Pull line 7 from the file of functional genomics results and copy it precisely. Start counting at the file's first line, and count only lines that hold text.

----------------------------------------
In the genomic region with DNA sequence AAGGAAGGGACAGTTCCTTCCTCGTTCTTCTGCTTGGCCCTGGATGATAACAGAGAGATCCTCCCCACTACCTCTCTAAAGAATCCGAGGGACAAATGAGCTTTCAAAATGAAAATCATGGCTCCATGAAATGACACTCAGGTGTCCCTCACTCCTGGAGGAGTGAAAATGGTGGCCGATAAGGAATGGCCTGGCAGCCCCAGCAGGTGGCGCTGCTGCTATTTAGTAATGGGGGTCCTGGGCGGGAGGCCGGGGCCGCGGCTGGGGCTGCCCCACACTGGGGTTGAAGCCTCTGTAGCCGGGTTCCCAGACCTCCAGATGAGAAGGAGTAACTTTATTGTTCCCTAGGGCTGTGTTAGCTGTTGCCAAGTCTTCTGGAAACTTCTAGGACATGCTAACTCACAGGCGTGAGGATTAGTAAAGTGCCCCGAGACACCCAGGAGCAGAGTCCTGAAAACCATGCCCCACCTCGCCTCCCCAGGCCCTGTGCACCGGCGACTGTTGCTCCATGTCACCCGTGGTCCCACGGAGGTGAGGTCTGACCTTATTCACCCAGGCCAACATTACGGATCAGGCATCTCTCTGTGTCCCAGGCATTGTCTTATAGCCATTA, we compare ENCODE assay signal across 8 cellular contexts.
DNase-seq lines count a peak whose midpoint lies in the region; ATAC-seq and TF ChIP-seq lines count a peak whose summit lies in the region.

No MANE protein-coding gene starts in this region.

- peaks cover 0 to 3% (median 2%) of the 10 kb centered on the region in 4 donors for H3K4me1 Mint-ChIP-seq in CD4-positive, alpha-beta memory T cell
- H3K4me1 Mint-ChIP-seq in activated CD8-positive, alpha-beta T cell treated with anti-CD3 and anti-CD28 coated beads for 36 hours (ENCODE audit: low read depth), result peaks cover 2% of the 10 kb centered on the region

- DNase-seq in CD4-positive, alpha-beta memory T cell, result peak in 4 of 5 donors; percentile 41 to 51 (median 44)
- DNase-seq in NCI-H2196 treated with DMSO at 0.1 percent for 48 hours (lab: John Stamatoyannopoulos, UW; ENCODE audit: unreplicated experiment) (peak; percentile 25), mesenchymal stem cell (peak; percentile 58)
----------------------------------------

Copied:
- DNase-seq in NCI-H2196 treated with DMSO at 0.1 percent for 48 hours (lab: John Stamatoyannopoulos, UW; ENCODE audit: unreplicated experiment) (peak; percentile 25), mesenchymal stem cell (peak; percentile 58)